By Geneva Sands - 01/17/12 05:47 PM EST
"I think it would be better for the Republican Party if he left the Republican Party," Kristol said on C-SPAN's "Washington Journal" Tuesday.
Kristol, the founder and editor of The Weekly Standard, argued that Paul's fellow candidates and others in the GOP are wasting time and energy trying to prevent Paul from running as a third-party candidate by placating his candidacy and giving his views credibility.
He compared Paul to former Republican presidential candidate Pat Buchanan, telling C-SPAN that Republicans unsuccessfully tried to keep him from leaving the party.
Buchanan ran as an insurgent conservative against more establishment candidates in 1992 and 1996. Although he pulled a huge upset in New Hampshire by besting Bob Dole, he failed to win the nomination, eventually leaving the party and running on the Reform Party ticket in 2000.
"A lot of people, and I was one of them, said goodbye and good riddance. You’re not in the mainstream of the Republican Party, go run as a Reform Party candidate, as an independent candidate," Kristol said, referring to Buchanan.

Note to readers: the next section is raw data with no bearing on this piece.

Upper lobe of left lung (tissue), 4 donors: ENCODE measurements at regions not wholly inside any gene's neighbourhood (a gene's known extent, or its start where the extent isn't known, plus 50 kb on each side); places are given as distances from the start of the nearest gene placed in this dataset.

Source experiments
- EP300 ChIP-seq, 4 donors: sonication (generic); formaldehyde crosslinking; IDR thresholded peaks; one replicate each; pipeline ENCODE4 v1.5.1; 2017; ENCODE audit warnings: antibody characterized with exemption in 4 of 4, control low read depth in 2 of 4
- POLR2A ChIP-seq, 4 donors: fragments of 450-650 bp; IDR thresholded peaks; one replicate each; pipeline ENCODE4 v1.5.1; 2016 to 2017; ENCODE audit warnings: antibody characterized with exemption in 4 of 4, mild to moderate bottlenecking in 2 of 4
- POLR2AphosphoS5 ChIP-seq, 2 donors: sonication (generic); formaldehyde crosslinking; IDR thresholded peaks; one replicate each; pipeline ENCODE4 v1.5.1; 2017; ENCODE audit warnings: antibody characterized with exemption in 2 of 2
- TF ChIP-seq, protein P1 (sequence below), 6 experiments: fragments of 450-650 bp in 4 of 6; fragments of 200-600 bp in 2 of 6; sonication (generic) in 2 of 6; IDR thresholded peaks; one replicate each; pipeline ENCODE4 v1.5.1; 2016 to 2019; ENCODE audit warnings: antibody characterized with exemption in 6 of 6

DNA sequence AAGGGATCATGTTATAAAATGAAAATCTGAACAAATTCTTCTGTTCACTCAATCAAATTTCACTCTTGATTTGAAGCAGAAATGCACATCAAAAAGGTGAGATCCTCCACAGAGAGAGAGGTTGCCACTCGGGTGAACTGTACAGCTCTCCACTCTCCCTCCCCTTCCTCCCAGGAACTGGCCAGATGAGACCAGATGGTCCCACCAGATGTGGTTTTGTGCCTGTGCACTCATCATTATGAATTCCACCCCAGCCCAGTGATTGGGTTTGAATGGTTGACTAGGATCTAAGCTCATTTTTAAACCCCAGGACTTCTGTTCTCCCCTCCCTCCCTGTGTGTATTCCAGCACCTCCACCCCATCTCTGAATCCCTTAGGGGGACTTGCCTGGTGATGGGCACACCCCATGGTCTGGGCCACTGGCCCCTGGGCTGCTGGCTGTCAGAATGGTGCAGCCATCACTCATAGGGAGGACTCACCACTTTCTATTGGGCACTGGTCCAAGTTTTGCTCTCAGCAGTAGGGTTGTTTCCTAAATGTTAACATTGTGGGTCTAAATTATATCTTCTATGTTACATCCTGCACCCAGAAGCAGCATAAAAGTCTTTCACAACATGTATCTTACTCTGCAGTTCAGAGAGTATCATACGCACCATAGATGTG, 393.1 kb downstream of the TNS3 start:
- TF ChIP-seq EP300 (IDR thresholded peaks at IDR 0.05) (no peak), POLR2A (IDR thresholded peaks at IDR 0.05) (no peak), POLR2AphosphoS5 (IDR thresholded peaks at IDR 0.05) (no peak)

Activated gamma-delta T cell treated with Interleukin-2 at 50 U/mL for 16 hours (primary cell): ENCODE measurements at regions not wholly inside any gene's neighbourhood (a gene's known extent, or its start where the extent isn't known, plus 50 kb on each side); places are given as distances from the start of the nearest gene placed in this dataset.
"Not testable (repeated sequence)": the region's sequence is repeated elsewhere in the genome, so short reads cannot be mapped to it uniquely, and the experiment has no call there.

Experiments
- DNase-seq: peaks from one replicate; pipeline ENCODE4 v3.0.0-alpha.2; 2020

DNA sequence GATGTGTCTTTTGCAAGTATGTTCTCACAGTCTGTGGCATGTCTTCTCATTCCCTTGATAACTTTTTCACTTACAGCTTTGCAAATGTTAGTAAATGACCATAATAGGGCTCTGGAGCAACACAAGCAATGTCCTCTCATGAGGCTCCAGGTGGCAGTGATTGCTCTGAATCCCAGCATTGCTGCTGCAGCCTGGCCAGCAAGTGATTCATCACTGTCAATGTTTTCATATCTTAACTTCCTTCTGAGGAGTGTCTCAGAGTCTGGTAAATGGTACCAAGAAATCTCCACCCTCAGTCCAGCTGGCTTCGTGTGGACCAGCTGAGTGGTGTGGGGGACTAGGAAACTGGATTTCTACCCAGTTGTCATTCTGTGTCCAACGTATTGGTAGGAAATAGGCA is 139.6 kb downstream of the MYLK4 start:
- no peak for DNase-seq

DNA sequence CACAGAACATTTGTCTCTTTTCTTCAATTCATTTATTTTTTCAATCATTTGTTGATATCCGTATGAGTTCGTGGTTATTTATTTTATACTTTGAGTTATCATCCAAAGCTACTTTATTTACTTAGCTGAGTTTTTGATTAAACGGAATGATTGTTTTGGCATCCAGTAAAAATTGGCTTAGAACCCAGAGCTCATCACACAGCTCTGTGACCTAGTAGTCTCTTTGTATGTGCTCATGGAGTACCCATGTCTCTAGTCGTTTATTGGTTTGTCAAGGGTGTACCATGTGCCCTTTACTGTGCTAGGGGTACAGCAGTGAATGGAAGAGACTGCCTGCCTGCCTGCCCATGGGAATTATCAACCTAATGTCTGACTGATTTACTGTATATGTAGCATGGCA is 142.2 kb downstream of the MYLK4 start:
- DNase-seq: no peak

Kristol claimed that Buchanan's departure helped the Republican Party because his views differed so far from the mainstream.
"Ron Paul’s a little different from Pat Buchanan, but he’s no better, in my view, and I actually think the Republican Party will be benefited in the long run, but even in the short run," he said.
Paul, who has remained loyal to his themes of civil liberty, fiscal conservatism and limited government throughout the primary process, has denied interest in a third-party candidacy and has said he will remain in the Republican Party.
“I’m asked this all the time, and every time my answer is the same: I have no plans on running as a third party,” Paul said last week during a debate in Manchester, N.H.
Many Republicans worry that if Paul were to launch a third-party candidacy, he would siphon votes away from the eventual GOP nominee and help reelect President Obama.
Kristol dismissed those concerns.
"I don’t think anyone should plead with him not to run or to stay in the party. I would be comfortable in a general election if Mitt Romney or Rick Santorum or Newt Gingrich were standing as the Republican in the Reagan tradition and debating both Barack Obama and Ron Paul," he said.